Tuesday, March 21, 2006

"The archbishop of Canterbury, the leader of the world's Anglicans, says he is opposed to teaching creationism in schools."

"And for most of the history of Christianity ... there's been an awareness that a belief that everything depends on the creative act of God is quite compatible with a degree of uncertainty or latitude about how precisely that unfolds in creative time," Williams said. (Story at CNN)

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So as I understand it, this is fallout from a 1982 resolution which basically said that literal creationism is too rigid, and too dogmatic.  Personally I'm not inclined to agree with the literal story of creation, though certain abstinations from scripture make it a lot more plausable.  Does the matter in which creation occurred really make that much difference to people?

Let's say, for instance, that God is more the laissez-faire type, letting things run on their own until things get a bit out of hand, at which point He steps in and takes the reigns in a bit on this Universe of his, i.e., the Flood.  What would keep an omniscient being from being any less likely to set our creation and evolution in process at point X, rather than creating us in an exact form which remained constant throughout eternity?

On the other hand, let's say God is more controlling in this existence.  Let's say he has His hand in everything, and constantly tweaks our existence to best fit his 'plan'.  Again, I think there is no incompatibility with the theory of evolution to this point.  Causing families to be swallowed up whole by the Earth or killing all the firstborn of Egypt are inconsequential to the larger being that is God, so why would it seem less likely that he has guided our evolution through steps?

I guess the inherent inconsistency with arguments for creationism lies in the timespans assigned for the purpose of the argument.  Some might state that God did in fact create the Earth in six literal days.  Some state that they were not literal days, but that He created the Earth over a span of many millions of years, perhaps even through the natural means science has explained to us at this point.  Still others state God set the whole thing into motion, and let the planet form through the aforementioned natural means.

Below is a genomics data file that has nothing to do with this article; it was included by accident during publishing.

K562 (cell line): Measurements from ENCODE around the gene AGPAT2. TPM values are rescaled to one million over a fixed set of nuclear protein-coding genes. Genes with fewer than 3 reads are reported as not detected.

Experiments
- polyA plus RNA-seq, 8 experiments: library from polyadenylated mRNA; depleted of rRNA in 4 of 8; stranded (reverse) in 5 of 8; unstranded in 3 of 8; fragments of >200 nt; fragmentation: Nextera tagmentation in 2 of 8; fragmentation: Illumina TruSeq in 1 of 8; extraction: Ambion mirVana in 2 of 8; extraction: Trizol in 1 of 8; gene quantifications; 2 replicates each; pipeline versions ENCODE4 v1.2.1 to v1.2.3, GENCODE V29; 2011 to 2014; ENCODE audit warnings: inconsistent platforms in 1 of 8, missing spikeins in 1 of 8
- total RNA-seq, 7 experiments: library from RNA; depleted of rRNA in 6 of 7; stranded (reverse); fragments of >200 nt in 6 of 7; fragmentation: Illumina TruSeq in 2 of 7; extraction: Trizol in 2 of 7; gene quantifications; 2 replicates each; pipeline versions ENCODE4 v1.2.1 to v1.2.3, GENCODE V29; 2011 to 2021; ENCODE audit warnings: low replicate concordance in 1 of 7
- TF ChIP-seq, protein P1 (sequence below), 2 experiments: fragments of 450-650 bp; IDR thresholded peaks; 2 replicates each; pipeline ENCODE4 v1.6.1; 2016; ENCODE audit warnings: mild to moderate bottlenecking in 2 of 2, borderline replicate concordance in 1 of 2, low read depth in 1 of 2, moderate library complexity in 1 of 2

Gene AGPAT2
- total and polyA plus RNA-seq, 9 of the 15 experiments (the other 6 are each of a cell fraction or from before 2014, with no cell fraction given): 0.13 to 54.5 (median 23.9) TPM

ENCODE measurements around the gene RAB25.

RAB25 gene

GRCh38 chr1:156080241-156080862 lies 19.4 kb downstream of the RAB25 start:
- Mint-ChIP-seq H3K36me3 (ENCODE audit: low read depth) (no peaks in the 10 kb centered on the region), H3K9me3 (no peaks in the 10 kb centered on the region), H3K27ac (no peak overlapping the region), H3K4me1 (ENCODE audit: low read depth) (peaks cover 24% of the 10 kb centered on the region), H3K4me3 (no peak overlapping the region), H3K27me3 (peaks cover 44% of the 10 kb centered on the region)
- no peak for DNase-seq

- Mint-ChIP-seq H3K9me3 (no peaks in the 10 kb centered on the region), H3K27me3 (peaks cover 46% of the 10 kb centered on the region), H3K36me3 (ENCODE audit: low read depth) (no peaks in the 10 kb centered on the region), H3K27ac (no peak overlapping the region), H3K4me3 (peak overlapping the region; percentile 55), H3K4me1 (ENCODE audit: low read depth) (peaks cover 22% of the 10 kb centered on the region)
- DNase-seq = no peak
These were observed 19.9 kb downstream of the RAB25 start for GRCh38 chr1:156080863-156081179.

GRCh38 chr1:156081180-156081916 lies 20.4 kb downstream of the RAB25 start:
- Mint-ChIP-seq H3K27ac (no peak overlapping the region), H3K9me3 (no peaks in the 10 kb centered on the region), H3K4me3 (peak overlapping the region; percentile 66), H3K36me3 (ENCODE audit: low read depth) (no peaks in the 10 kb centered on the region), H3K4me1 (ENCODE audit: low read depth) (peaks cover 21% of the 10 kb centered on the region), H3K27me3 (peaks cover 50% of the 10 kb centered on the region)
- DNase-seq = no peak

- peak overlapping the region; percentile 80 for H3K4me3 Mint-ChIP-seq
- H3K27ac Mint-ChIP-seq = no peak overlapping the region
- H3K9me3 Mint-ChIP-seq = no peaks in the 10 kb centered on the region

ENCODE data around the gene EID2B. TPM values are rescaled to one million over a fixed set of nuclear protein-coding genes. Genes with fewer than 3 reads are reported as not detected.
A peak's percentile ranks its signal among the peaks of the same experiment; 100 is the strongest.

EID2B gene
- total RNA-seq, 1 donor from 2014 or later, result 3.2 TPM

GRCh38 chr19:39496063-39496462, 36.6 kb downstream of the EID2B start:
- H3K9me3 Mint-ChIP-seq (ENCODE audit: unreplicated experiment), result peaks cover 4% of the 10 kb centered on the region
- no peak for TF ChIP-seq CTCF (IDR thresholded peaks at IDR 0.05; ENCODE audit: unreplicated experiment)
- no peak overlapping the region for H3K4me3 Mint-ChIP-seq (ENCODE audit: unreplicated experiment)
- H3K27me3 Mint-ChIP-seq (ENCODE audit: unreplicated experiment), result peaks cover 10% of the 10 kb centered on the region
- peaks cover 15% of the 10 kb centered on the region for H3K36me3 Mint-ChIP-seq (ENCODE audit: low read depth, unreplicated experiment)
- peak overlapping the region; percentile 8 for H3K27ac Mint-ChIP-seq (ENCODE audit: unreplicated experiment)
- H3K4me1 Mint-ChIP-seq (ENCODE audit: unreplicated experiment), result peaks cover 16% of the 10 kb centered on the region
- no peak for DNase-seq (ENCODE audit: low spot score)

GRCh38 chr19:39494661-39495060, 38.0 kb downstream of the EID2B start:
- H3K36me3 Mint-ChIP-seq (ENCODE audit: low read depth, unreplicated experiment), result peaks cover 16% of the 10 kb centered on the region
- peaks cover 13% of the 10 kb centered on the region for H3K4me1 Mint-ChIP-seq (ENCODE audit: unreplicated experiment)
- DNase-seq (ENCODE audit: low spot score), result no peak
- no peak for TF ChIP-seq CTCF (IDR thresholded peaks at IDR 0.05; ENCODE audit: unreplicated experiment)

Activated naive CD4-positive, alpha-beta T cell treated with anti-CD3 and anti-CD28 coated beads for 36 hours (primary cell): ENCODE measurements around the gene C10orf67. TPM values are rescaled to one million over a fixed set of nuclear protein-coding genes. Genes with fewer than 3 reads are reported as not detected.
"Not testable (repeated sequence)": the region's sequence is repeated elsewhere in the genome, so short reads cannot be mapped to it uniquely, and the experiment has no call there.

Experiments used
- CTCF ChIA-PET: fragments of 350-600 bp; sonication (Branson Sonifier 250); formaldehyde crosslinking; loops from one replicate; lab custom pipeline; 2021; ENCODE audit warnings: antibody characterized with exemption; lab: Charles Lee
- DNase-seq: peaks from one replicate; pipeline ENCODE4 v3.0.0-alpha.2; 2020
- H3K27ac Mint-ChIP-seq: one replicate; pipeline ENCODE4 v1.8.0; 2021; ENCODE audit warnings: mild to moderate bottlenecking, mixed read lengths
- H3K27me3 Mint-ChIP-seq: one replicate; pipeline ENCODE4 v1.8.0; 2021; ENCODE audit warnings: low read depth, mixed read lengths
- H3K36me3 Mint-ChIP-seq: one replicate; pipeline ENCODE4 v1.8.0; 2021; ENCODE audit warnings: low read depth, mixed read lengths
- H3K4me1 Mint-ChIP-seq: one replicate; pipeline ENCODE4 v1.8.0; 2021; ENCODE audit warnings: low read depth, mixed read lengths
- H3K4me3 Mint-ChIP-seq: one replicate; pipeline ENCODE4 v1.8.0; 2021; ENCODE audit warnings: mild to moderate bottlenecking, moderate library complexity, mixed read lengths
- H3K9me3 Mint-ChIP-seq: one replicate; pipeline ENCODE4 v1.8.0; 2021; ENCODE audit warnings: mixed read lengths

Now, when explaining the creation of the world, those who use the non-literal argument (as a form of apologetics, in some cases) that it was not in fact six days of creation will also state that we were created in God's own image.  Why if God required more than six days for the creation of the Earth must the creation of humanity have been instantaneous and perfect in terms of the end result.  Is it possible that our evolution from 'lower life forms' or from slightly different humanoids was also a part of His plan for humanity?

If God can take His sweet time creating all that we see and hear, why force the same being to be so quick in creating us?

2 Comments:

Blogger JLF said...

Interestingly enough, if you pick up John RW Stott's commentary on Romans, he's got a rather large excursus in there on the evolution of man. Basically, he says that we gradually evolved from apes and when we got far enough along the line, got gave one ape a "soul", which then created "adam" from ape.

I think it's bunk, myself, but whatever. To be honest, I've been wondering how much it really matters to people these days (as you've wondered in this post).

To me it seems that there's something to God's desire to shame the wisdom of this world, and something to the blinding effect (and nature) of sin and man's autonomous desire to rebel against God altogether that makes me think the simplest answer (God created the world in six days) is the best.

But that's coming from someone who definitely has zero science knowledge. It just seems to fit the biblical picture better. But I'm not up for having an Inquisition over it, that's for sure.

3:19 PM, March 29, 2006  
Blogger JLF said...

Sorry... "got gave" = "God gave"

3:21 PM, March 29, 2006  

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